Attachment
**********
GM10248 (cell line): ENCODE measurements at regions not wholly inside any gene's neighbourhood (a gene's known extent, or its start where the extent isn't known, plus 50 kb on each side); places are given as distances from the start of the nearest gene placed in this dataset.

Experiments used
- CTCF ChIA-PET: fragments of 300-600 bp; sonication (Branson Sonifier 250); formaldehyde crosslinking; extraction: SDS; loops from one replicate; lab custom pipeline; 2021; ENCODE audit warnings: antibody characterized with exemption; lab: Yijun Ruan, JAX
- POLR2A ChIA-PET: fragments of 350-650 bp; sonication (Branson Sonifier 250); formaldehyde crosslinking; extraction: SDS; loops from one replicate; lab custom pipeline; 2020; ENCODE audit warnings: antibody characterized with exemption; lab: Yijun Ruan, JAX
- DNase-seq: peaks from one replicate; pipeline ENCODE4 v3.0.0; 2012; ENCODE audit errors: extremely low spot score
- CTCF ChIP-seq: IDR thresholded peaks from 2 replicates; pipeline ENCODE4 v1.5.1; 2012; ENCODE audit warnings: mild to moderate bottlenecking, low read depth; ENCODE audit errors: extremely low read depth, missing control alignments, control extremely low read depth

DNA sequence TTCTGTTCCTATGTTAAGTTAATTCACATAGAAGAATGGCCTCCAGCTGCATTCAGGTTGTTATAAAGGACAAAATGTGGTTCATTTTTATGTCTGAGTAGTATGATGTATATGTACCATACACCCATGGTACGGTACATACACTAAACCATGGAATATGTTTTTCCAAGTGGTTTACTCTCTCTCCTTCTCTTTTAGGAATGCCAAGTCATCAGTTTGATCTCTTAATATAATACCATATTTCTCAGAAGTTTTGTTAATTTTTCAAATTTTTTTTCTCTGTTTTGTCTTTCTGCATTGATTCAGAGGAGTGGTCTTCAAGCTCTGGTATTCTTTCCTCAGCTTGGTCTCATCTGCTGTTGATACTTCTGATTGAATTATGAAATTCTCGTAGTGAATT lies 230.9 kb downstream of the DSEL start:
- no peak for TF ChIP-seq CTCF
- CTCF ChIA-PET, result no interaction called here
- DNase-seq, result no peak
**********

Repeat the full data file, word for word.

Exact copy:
GM10248 (cell line): ENCODE measurements at regions not wholly inside any gene's neighbourhood (a gene's known extent, or its start where the extent isn't known, plus 50 kb on each side); places are given as distances from the start of the nearest gene placed in this dataset.

Experiments used
- CTCF ChIA-PET: fragments of 300-600 bp; sonication (Branson Sonifier 250); formaldehyde crosslinking; extraction: SDS; loops from one replicate; lab custom pipeline; 2021; ENCODE audit warnings: antibody characterized with exemption; lab: Yijun Ruan, JAX
- POLR2A ChIA-PET: fragments of 350-650 bp; sonication (Branson Sonifier 250); formaldehyde crosslinking; extraction: SDS; loops from one replicate; lab custom pipeline; 2020; ENCODE audit warnings: antibody characterized with exemption; lab: Yijun Ruan, JAX
- DNase-seq: peaks from one replicate; pipeline ENCODE4 v3.0.0; 2012; ENCODE audit errors: extremely low spot score
- CTCF ChIP-seq: IDR thresholded peaks from 2 replicates; pipeline ENCODE4 v1.5.1; 2012; ENCODE audit warnings: mild to moderate bottlenecking, low read depth; ENCODE audit errors: extremely low read depth, missing control alignments, control extremely low read depth

DNA sequence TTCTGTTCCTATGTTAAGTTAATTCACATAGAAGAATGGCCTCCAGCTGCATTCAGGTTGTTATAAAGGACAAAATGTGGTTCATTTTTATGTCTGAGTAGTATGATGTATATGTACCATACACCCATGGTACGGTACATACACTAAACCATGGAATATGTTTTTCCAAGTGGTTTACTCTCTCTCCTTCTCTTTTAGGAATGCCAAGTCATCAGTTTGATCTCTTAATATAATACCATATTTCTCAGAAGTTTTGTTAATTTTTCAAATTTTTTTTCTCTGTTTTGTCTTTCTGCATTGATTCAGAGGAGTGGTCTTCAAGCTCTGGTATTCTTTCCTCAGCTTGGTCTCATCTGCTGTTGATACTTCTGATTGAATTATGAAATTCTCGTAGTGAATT lies 230.9 kb downstream of the DSEL start:
- no peak for TF ChIP-seq CTCF
- CTCF ChIA-PET, result no interaction called here
- DNase-seq, result no peak